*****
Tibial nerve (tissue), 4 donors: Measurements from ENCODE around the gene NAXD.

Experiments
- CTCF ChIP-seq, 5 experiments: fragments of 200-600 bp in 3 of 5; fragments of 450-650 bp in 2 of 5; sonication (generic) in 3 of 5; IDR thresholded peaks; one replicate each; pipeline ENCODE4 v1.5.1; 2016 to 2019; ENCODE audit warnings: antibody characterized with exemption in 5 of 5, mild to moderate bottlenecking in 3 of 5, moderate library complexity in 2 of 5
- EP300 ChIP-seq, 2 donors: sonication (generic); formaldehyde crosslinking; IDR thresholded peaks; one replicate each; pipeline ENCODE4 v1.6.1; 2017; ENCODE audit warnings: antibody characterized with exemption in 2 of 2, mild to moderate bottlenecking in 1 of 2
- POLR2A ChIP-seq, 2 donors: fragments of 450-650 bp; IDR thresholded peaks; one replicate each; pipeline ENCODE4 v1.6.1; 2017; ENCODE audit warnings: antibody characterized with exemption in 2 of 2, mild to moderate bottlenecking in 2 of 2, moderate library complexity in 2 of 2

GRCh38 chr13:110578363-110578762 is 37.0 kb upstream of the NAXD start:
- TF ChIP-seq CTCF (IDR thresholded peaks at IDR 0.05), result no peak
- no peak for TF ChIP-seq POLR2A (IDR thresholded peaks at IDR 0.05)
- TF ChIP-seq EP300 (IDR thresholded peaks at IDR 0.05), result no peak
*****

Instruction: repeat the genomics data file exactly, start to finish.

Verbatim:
Tibial nerve (tissue), 4 donors: Measurements from ENCODE around the gene NAXD.

Experiments
- CTCF ChIP-seq, 5 experiments: fragments of 200-600 bp in 3 of 5; fragments of 450-650 bp in 2 of 5; sonication (generic) in 3 of 5; IDR thresholded peaks; one replicate each; pipeline ENCODE4 v1.5.1; 2016 to 2019; ENCODE audit warnings: antibody characterized with exemption in 5 of 5, mild to moderate bottlenecking in 3 of 5, moderate library complexity in 2 of 5
- EP300 ChIP-seq, 2 donors: sonication (generic); formaldehyde crosslinking; IDR thresholded peaks; one replicate each; pipeline ENCODE4 v1.6.1; 2017; ENCODE audit warnings: antibody characterized with exemption in 2 of 2, mild to moderate bottlenecking in 1 of 2
- POLR2A ChIP-seq, 2 donors: fragments of 450-650 bp; IDR thresholded peaks; one replicate each; pipeline ENCODE4 v1.6.1; 2017; ENCODE audit warnings: antibody characterized with exemption in 2 of 2, mild to moderate bottlenecking in 2 of 2, moderate library complexity in 2 of 2

GRCh38 chr13:110578363-110578762 is 37.0 kb upstream of the NAXD start:
- TF ChIP-seq CTCF (IDR thresholded peaks at IDR 0.05), result no peak
- no peak for TF ChIP-seq POLR2A (IDR thresholded peaks at IDR 0.05)
- TF ChIP-seq EP300 (IDR thresholded peaks at IDR 0.05), result no peak